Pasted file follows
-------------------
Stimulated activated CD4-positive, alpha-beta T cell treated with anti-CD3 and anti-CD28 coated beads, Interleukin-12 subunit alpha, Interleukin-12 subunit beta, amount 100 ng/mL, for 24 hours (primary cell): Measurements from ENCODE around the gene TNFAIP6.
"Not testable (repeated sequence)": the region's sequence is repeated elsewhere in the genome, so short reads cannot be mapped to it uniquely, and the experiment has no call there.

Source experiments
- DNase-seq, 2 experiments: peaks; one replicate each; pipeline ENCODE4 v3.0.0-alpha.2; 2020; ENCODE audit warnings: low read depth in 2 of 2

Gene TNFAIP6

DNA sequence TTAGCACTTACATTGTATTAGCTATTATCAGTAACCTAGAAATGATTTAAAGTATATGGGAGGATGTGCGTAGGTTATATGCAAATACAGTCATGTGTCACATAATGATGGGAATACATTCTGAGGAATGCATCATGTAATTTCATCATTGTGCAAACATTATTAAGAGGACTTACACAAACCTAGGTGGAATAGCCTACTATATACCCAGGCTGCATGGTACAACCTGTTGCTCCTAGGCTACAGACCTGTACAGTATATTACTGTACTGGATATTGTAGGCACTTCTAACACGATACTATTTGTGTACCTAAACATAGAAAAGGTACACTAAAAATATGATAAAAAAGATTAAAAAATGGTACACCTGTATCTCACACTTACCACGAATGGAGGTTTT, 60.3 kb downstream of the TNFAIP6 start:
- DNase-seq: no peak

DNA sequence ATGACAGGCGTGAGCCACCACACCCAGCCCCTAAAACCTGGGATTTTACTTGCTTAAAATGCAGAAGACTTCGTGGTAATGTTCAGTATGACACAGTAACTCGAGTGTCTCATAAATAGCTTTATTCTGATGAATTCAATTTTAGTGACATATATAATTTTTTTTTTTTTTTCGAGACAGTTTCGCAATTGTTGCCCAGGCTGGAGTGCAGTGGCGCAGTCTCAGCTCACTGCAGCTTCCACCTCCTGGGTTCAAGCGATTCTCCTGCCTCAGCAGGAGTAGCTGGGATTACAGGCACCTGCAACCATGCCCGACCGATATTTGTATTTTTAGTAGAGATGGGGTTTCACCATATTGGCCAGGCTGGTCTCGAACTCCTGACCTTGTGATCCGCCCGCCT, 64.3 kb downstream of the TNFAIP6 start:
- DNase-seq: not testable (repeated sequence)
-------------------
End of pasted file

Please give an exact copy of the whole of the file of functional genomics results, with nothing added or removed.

Stimulated activated CD4-positive, alpha-beta T cell treated with anti-CD3 and anti-CD28 coated beads, Interleukin-12 subunit alpha, Interleukin-12 subunit beta, amount 100 ng/mL, for 24 hours (primary cell): Measurements from ENCODE around the gene TNFAIP6.
"Not testable (repeated sequence)": the region's sequence is repeated elsewhere in the genome, so short reads cannot be mapped to it uniquely, and the experiment has no call there.

Source experiments
- DNase-seq, 2 experiments: peaks; one replicate each; pipeline ENCODE4 v3.0.0-alpha.2; 2020; ENCODE audit warnings: low read depth in 2 of 2

Gene TNFAIP6

DNA sequence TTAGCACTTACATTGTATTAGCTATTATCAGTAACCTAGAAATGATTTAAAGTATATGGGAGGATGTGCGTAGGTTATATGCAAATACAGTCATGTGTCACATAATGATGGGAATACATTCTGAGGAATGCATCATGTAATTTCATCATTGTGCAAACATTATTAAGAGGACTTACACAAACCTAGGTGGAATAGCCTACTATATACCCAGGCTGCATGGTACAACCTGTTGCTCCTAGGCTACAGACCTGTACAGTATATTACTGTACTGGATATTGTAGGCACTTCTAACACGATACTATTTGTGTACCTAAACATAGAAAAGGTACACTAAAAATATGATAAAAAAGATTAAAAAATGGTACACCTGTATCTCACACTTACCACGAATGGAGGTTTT, 60.3 kb downstream of the TNFAIP6 start:
- DNase-seq: no peak

DNA sequence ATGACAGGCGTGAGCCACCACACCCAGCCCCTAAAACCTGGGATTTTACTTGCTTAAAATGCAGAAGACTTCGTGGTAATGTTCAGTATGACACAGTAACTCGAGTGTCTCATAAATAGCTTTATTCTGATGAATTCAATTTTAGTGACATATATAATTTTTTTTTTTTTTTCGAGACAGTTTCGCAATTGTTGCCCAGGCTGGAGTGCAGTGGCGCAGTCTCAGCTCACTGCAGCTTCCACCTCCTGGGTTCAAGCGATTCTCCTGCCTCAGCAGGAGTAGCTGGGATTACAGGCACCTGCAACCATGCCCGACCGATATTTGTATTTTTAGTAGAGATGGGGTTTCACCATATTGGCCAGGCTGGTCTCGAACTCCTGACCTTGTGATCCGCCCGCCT, 64.3 kb downstream of the TNFAIP6 start:
- DNase-seq: not testable (repeated sequence)